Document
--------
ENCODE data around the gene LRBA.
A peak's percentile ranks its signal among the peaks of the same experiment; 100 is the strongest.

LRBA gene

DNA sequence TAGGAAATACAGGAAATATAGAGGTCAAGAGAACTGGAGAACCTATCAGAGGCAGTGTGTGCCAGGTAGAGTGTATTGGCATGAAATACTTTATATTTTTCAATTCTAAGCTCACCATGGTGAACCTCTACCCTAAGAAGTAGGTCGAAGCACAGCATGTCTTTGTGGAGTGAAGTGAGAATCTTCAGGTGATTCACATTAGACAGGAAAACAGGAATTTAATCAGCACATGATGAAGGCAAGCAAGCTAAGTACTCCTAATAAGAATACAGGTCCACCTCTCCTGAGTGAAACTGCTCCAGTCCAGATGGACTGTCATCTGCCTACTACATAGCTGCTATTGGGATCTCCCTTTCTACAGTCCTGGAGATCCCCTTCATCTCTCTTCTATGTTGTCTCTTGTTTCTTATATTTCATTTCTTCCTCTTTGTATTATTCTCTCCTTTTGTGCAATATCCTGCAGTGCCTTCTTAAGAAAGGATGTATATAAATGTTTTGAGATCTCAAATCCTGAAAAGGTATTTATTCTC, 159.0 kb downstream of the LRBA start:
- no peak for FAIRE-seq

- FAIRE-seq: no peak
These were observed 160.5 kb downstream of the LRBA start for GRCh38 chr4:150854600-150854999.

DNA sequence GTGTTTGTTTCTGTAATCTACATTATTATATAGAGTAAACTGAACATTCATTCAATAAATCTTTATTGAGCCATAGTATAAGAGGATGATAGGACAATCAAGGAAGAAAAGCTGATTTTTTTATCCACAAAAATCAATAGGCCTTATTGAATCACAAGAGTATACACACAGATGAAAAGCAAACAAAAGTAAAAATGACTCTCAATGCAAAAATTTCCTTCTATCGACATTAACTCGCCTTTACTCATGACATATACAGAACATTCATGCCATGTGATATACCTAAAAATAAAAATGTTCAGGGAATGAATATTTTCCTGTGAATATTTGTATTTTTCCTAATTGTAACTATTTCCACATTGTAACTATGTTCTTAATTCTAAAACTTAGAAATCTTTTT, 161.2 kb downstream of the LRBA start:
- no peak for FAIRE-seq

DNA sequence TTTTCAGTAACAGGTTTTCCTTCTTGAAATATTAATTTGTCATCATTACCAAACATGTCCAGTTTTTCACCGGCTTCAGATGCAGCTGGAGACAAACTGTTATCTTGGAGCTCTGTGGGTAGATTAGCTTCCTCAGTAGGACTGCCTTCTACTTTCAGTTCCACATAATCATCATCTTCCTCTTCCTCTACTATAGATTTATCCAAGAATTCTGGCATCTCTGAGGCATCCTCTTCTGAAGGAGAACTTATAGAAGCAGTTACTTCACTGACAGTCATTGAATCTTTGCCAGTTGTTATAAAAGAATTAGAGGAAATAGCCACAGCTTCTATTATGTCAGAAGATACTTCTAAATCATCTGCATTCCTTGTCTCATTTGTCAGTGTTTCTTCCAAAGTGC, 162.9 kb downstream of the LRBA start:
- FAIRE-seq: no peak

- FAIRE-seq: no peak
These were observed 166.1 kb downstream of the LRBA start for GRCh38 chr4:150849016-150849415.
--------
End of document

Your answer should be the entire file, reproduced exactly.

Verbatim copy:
ENCODE data around the gene LRBA.
A peak's percentile ranks its signal among the peaks of the same experiment; 100 is the strongest.

LRBA gene

DNA sequence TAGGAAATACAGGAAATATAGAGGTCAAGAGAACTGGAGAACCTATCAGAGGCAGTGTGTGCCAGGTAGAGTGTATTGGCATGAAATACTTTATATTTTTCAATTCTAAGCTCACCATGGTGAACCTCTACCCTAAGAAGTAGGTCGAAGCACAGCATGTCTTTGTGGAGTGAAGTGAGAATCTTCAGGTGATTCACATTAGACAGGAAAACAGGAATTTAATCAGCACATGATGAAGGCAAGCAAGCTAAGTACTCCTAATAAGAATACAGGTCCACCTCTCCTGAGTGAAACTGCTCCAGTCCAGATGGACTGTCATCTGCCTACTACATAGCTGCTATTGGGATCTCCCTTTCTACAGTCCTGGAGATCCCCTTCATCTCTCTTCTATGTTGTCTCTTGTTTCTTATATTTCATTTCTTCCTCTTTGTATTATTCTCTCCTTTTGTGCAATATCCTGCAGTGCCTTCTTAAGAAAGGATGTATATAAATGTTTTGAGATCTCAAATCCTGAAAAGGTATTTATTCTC, 159.0 kb downstream of the LRBA start:
- no peak for FAIRE-seq

- FAIRE-seq: no peak
These were observed 160.5 kb downstream of the LRBA start for GRCh38 chr4:150854600-150854999.

DNA sequence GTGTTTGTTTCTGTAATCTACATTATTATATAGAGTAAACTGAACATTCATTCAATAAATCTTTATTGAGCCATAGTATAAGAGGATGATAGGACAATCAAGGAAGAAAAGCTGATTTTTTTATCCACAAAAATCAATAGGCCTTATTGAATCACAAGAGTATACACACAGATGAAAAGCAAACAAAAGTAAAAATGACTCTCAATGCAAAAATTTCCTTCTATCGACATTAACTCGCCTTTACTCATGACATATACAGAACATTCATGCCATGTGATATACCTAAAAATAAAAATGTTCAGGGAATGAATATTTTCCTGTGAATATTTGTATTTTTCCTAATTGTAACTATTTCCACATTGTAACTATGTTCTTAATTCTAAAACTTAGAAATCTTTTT, 161.2 kb downstream of the LRBA start:
- no peak for FAIRE-seq

DNA sequence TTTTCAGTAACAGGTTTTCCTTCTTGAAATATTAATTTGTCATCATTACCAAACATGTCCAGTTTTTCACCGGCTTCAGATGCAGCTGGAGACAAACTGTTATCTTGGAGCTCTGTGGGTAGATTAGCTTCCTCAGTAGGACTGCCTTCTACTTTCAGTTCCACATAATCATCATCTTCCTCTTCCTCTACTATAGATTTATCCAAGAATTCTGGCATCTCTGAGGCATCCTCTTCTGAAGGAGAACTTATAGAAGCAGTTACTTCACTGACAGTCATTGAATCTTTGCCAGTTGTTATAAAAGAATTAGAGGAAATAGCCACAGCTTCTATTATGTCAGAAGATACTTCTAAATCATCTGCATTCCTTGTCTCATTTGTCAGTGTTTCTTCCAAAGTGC, 162.9 kb downstream of the LRBA start:
- FAIRE-seq: no peak

- FAIRE-seq: no peak
These were observed 166.1 kb downstream of the LRBA start for GRCh38 chr4:150849016-150849415.